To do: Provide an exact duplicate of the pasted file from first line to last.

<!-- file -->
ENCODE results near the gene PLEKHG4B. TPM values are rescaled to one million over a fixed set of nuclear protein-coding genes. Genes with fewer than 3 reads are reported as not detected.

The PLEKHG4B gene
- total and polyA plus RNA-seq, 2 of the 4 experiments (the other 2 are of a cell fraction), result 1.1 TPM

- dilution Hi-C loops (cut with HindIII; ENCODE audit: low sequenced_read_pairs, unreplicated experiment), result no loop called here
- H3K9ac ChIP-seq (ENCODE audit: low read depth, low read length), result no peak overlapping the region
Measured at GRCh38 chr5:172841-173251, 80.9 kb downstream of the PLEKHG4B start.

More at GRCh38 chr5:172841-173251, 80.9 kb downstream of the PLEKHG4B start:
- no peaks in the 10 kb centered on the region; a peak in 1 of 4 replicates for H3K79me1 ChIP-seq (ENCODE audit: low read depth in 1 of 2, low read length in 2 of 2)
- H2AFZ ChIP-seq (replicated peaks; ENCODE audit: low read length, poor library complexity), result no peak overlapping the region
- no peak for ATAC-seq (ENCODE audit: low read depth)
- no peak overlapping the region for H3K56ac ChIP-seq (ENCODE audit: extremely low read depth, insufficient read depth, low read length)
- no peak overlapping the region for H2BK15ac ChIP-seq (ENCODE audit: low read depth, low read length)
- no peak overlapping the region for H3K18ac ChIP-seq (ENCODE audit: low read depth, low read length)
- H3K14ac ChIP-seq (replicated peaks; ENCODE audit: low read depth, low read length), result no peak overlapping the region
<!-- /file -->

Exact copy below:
ENCODE results near the gene PLEKHG4B. TPM values are rescaled to one million over a fixed set of nuclear protein-coding genes. Genes with fewer than 3 reads are reported as not detected.

The PLEKHG4B gene
- total and polyA plus RNA-seq, 2 of the 4 experiments (the other 2 are of a cell fraction), result 1.1 TPM

- dilution Hi-C loops (cut with HindIII; ENCODE audit: low sequenced_read_pairs, unreplicated experiment), result no loop called here
- H3K9ac ChIP-seq (ENCODE audit: low read depth, low read length), result no peak overlapping the region
Measured at GRCh38 chr5:172841-173251, 80.9 kb downstream of the PLEKHG4B start.

More at GRCh38 chr5:172841-173251, 80.9 kb downstream of the PLEKHG4B start:
- no peaks in the 10 kb centered on the region; a peak in 1 of 4 replicates for H3K79me1 ChIP-seq (ENCODE audit: low read depth in 1 of 2, low read length in 2 of 2)
- H2AFZ ChIP-seq (replicated peaks; ENCODE audit: low read length, poor library complexity), result no peak overlapping the region
- no peak for ATAC-seq (ENCODE audit: low read depth)
- no peak overlapping the region for H3K56ac ChIP-seq (ENCODE audit: extremely low read depth, insufficient read depth, low read length)
- no peak overlapping the region for H2BK15ac ChIP-seq (ENCODE audit: low read depth, low read length)
- no peak overlapping the region for H3K18ac ChIP-seq (ENCODE audit: low read depth, low read length)
- H3K14ac ChIP-seq (replicated peaks; ENCODE audit: low read depth, low read length), result no peak overlapping the region